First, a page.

Informatics Nurses Make a Difference

Two nurses looking at a tablet.

Vicky Tiase, PhD, RN-BC, FAMIA, FAAN Program Director, Research Science, NewYork-Presbyterian Hospital:

The nurse informaticist is a role that lives at the intersection of technology and practice. However, with the rapid adoption of electronic health records (EHRs) in the last decade, the role of the nurse informaticist has evolved and has grown beyond designing and implementing EHRs. As healthcare now focuses more on data science-centric processes, such as machine learning and artificial intelligence, a shift to innovation, development, and advancement of IT tools is paramount.

We asked nurse informaticists to share their perspectives on their involvement in new initiatives, how innovation is incorporated into technology solutions, and the ways in which nursing informatics continues to make an impact.

Respondent Information:




Nelita Iuppa, DNP, MS, RN-BC, FHIMSS

ACNO - Nursing Informatics

The Cleveland Clinic


Marisa L. Wilson DNSc, MHSc, RN-BC, CPHIMS, FIAHSI, FAMIA, FAAN | Associate Professor

Interim Department Chair: Family, Community and Health Systems

Health Systems Leadership Pathway Director

Specialty Track Coordinator, MSN Nursing Informatics

UAB School of Nursing | The University of Alabama at Birmingham


Stephanie H. Hoelscher, DNP, RN-BC, CPHIMS, CHISP, FHIMSS

Associate Professor – Graduate Informatics

Texas Tech University Health Sciences Center

Given that EHRs are “fully” implemented, what new initiatives are you working on as a nurse informaticist?

Don Cox: There are many EHR issues that need to be addressed. Three key items that need to be revisited are (1) usability and functionality, (2) the documentation burden they pose to caregivers, and (3) lack of interoperability (information sharing). All the excitement about big data is great but the foundation provided by current EHRs is not sound enough to build upon and we need to think about it before continuing to push forward.

We need to continue using technology to support the healthcare workforce. Policies around recruiting, retaining, staffing, and supporting nurses (and other caregivers) are based on tribal knowledge and “expert” opinion. There is minimal data out there to support these practices. We need sound products to not only support these functions, but to gather data for improving the practices.

Nelita Iuppa: The great thing about EHRs is that they are not static. They continuously evolve, like the rest of healthcare, so the work to be done to transform practice and optimize the impact of these systems is constant. As an informatics nurse we have shifted our focus over the last several years to three areas of optimization with our EHR, in addition to focusing on a digital path forward leveraging emerging healthcare technologies. 

  1. We regularly review EHR content and workflow design to streamline and standardize the features we offer. This governance process ensures that current active EHR features and functions are relevant to our care teams and provides clinical benefits.
  2. We continue to strive for enhanced interoperability within the EHR. As much as possible we try to reduce or eliminate manual data entry by connecting medical equipment and relevant business systems to provide efficiency for our caregivers.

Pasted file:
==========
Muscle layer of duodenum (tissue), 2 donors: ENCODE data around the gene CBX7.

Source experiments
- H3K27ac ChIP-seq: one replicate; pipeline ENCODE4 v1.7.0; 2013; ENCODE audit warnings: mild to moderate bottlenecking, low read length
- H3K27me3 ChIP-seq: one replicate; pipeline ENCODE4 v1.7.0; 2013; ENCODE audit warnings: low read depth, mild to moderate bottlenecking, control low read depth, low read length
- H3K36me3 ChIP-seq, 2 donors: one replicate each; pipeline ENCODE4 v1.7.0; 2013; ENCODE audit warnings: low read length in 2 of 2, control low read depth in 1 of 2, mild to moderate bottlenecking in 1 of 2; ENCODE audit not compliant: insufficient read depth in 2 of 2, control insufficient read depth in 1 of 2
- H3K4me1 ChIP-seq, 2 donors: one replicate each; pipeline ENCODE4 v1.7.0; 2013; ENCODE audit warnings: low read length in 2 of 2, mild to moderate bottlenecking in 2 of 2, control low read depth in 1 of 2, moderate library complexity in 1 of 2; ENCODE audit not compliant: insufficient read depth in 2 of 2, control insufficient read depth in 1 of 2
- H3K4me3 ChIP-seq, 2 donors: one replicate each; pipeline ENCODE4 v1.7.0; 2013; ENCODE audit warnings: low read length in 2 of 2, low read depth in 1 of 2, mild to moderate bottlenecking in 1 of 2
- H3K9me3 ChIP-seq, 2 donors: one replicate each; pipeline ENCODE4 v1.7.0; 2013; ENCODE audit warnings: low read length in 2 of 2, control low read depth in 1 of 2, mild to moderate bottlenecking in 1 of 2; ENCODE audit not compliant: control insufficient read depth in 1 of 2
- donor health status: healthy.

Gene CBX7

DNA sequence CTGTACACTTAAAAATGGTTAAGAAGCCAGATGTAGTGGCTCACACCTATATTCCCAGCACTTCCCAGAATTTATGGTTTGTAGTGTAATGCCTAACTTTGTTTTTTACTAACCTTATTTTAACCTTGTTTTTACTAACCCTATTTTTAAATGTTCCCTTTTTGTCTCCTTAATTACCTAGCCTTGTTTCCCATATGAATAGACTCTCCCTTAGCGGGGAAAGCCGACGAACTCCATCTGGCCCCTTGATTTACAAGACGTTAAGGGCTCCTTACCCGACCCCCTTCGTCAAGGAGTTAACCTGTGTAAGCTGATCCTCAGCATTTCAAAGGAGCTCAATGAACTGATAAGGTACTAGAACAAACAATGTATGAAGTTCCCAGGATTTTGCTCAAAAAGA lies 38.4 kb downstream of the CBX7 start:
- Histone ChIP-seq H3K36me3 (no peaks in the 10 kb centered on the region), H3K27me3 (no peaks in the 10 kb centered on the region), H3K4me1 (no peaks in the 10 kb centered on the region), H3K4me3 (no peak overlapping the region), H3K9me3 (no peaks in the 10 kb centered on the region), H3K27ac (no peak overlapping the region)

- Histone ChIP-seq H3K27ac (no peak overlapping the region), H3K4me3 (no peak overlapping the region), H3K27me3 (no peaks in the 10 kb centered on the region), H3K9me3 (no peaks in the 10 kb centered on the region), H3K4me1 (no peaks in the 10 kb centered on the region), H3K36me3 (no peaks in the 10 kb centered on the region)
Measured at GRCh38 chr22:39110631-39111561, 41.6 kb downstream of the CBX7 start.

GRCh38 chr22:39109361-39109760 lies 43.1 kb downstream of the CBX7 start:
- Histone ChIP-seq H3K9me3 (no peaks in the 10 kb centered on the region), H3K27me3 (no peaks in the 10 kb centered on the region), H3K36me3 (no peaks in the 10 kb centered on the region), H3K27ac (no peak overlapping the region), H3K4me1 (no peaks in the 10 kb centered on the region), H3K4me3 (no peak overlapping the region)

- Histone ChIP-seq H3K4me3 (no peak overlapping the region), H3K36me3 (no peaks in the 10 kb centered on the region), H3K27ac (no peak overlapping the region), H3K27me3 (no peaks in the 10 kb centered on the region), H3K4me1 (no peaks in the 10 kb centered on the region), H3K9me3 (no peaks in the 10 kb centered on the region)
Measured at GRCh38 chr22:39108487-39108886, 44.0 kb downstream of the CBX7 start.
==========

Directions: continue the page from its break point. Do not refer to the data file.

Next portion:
3. Documentation excellence is a program we initiated to systematically review what is being entered into the electronic record, how it is used and its relevance in being there in order to decrease caregiver burden and improve the experience of working with the system.

Marisa Wilson: Yes, I am a nurse informaticist, but I am also an educator of masters and doctoral level nurse informaticists. It is my job to make sure graduate level nurse informaticists can lead transformation with technology and data. It is my job to make sure I prepare nurse informaticists to optimize those EHRs, look for priorities and use data and evidence to achieve outcomes.  I also work graduate level clinical nurses and their faculty. I strive to ensure all nurses at any level who care for patients, communities, or populations or who lead or mentor those who provide that care, are equipped to function in technology and data rich environments.  I want all nurses to make data driven decisions using the technologies implemented within an efficient and effective workflow and communication process.  I hope all of my work results in competent, capable, and confident nurses who work well with technology.  

Steph Hoelscher: There are still many, many struggles with EHRs even today. The biggest ones in my informatics sphere are documentation burden and optimization of clinician documentation. Some great efforts have been noted since the beginning of the pandemic to work together to improve this issue, but we need more, and we needed it yesterday.

With an emphasis on clinician well-being, what are some of the next steps needed to tackle the technological stress experienced by clinicians?

Don Cox: Revise EHR and Clinical Documentation systems to meet the needs of the caregivers and patients instead of the insurance companies and regulatory agencies. It would be best to redesign these systems from the ground up, alas it is impractical at this point. At a minimum, the electronic systems should be critically reevaluated and updated. Experienced caregivers need to be included in this process.

Nelita Iuppa: There are three steps that can help reduce technological stress for our clinicians almost immediately. First, we need a more inclusive voice from our caregivers on the impact of these systems in their daily work. We need broad reaching and diverse dialog to truly diagnose and treat the underlying stress that technology can cause and only the voice of those most impacted by these solutions will provide the necessary vision to make meaningful change. Next, technology solutions need to address our broader workforce stresses during this crucial time in healthcare. Solutions that offer workload efficiency and automation of traditionally manual work to aid patient monitoring and early warning notifications can reinforce support for our clinicians. Finally, putting effort into innovation and leveraging emerging technologies such as natural language processing, telehealth and wearable sensors can help to mitigate some of the current stress that clinicians experience.